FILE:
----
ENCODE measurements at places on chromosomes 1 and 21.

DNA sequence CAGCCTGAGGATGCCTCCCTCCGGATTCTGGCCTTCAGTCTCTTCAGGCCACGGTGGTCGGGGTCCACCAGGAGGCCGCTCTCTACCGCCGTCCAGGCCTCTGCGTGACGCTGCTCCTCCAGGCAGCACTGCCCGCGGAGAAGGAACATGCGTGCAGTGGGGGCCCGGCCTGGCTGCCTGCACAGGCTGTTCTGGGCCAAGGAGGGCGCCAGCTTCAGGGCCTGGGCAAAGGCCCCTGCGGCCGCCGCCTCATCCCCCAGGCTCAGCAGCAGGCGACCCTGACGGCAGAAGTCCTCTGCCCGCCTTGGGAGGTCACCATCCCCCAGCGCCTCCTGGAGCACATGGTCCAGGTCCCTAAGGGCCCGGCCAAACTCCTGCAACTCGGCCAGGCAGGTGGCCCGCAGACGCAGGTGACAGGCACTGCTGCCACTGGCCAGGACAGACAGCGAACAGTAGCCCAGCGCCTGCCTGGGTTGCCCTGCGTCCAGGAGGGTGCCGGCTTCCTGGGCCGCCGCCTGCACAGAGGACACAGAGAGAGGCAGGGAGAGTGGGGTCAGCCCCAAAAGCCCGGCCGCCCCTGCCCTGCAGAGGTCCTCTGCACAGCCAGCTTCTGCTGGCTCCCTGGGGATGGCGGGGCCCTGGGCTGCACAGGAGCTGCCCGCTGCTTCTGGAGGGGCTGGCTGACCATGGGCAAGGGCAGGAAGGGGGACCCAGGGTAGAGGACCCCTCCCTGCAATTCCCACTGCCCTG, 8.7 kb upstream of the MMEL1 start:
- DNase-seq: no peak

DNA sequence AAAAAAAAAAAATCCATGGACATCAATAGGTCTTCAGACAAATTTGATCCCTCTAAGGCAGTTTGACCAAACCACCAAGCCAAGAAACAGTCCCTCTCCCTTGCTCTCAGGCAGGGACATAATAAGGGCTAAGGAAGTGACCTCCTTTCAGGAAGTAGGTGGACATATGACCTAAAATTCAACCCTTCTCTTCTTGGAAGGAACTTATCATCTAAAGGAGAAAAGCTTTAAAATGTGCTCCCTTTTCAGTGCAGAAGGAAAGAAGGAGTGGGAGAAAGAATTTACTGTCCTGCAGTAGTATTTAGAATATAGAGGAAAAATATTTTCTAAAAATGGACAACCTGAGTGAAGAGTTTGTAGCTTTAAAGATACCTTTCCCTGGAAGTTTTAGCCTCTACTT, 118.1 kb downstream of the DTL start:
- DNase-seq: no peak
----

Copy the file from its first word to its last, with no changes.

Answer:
ENCODE measurements at places on chromosomes 1 and 21.

DNA sequence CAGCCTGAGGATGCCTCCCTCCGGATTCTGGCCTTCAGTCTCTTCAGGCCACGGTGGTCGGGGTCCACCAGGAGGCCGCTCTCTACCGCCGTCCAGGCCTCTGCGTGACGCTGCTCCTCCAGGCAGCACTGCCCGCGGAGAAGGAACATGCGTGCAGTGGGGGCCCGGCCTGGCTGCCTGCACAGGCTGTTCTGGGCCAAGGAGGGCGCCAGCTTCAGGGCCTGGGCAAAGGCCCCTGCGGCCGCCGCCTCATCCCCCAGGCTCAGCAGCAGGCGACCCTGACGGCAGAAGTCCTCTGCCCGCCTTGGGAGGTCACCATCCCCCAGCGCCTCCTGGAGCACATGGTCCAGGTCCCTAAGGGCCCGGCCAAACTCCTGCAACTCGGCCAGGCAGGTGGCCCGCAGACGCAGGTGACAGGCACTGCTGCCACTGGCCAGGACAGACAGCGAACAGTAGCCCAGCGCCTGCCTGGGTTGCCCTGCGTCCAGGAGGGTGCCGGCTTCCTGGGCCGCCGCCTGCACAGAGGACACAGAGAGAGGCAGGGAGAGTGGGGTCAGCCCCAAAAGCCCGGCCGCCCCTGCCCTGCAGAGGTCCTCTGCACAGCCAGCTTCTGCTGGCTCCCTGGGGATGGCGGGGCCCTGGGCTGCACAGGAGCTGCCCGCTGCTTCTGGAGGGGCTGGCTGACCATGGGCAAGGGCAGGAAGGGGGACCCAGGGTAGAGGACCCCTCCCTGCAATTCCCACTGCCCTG, 8.7 kb upstream of the MMEL1 start:
- DNase-seq: no peak

DNA sequence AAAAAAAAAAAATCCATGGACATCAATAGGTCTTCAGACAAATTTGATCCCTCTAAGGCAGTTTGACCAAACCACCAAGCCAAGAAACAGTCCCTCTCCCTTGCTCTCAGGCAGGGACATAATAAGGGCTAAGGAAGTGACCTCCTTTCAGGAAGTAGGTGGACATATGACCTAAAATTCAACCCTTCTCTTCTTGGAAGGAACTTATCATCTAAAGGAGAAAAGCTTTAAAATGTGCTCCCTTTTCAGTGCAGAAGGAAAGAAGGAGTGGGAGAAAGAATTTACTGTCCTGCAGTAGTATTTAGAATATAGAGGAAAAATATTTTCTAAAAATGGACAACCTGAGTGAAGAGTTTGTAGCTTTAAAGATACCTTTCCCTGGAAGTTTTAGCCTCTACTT, 118.1 kb downstream of the DTL start:
- DNase-seq: no peak